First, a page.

Posts Tagged: farmworkers
Record-breaking heat led to 12 farmworker deaths in 2005, bringing the issue of heat-related illness to the forefront for California labor activists and legislators. New laws enacted since then call for employee and supervisor training, fresh water at work sights, access to adequate shade for rest and recovery periods and written documentation on site that provides information about the regulations.
As the hottest August on record comes to a close, the next essential task has become educating California’s diverse population of outdoor workers and their employers about the heat illness prevention rules, according to an article on HealthyCal.org.
At the heart of the educational efforts are “Train the Trainer” workshops in which representatives from UC Berkeley’s Labor Occupational Health Program along with UCLA's Labor Occupational Safety and Health Program, and UC Davis’ Western Center for Agricultural Health and Safety train representatives from schools, advocacy organizations, cultural centers, churches and health centers who in turn reached out to thousands of outdoor workers in their respective communities, the article said.
Related to this story, UC Agriculture and Natural Resources has a Heat Illness Prevention page on its website with the following articles:
- Ten key points about heat stress
- UC gives tips for coping with heat stress
- Heat illness symptoms and first aid
- How heat affects the body
- Preventing heat-related illness among agricultural workers (pdf)
Visitors can also download bilingual (Spanish and English) heat illness prevention handouts from the website.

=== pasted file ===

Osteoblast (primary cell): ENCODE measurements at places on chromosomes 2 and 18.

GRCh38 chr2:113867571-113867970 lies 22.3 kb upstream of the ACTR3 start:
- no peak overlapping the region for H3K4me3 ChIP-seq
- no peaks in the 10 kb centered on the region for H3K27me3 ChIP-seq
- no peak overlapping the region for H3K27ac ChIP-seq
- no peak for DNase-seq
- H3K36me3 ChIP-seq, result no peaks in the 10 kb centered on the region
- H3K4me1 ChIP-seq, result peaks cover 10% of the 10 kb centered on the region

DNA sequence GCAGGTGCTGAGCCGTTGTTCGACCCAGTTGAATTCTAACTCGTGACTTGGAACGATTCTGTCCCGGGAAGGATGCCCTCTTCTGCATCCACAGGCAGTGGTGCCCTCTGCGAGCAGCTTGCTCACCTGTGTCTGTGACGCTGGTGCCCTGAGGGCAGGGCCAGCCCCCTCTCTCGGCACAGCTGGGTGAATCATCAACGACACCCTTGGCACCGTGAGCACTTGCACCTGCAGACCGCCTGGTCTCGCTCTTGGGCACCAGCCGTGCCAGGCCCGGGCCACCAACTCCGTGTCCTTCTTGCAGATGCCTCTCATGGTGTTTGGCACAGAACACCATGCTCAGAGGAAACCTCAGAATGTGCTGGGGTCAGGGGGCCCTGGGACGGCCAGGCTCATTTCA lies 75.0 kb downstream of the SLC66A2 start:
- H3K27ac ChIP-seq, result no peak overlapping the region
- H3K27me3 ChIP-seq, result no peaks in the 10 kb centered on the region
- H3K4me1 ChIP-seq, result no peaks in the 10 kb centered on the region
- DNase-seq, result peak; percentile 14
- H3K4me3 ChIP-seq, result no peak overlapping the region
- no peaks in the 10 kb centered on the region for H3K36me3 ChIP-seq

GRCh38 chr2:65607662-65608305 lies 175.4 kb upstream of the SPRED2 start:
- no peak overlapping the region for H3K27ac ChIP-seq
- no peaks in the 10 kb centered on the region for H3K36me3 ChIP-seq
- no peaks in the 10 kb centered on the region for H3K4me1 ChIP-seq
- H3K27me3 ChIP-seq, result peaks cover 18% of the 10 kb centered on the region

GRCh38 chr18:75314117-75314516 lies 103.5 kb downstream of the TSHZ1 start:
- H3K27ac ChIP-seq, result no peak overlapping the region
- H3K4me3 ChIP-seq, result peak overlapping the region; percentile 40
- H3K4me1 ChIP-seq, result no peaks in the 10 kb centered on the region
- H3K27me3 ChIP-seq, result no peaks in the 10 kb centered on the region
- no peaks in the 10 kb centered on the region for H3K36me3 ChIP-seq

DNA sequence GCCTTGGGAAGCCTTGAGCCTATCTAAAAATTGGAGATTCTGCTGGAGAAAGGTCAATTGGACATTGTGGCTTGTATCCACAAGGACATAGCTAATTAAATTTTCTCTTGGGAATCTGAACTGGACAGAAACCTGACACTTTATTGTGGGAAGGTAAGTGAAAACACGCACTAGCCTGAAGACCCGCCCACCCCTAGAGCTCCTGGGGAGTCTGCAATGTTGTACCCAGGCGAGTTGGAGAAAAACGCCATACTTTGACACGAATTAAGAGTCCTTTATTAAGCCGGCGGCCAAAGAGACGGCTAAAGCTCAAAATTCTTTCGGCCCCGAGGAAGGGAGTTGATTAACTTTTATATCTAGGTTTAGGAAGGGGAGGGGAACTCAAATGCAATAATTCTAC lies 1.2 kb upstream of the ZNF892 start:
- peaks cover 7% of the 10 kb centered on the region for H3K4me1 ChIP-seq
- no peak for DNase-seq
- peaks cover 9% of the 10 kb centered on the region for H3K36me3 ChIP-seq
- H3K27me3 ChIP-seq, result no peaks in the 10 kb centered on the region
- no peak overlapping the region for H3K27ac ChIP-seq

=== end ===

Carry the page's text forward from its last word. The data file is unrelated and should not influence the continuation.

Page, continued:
In 2011, of 753 heat enforcement inspections, 76 percent of employers were found to be compliant.
San Jose Mercury-News.
"(Border crossing) is more dangerous because of the drug cartels, our government is doing a better job of enforcing the borders and the Mexican economy is doing better," said Jim Lincoln, a vintner and former president of the Napa County Farm Bureau.
Phil Martin, professor in the Department of Agricultural and Resource Economics at UC Davis, paints a different picture. He estimates the yearly number of farm laborers has remained steady in the last decade at around 800,000 people after it had expanded in the 1990s.
Martin is skeptical of perennial farmworker shortage warnings, finding no signs of diminished crops or fewer workers in a 2007 report, but five years later he says the farming community has hit "a period of uncertainty."
Bakersfield Californian. The shift toward hiring seasonal workers through farm labor contractors is not new, said University of California Cooperative Extension specialist emeritus Howard Rosenberg, who has studied agricultural labor management for decades.
"(Use of farm labor contractors) has grown from the low 20 percents, to now over 40 percent," Rosenberg said, "and some people would say that it's now over 80 percent."
He said farm labor contractors can help growers avoid "transaction costs for hiring and firing." Employing middlemen who are theoretically experts at "dealing with the complex regulatory environment" is a way of outsourcing some of an organization's management burden.
Agricultural leader Ron Tyler dies
Ron Tyler, the director of UC Cooperative Extension in Santa Cruz County who retired in 1991, has passed away.
“I knew him for about 34 years and he was very dedicated to the ag industry, first being in his profession as the agricultural extension adviser for many years,” Santa Cruz County Farm Bureau executive director Jess Brown said. “In that role, not only did he interact with people in agriculture, but farmed and gave them advice.”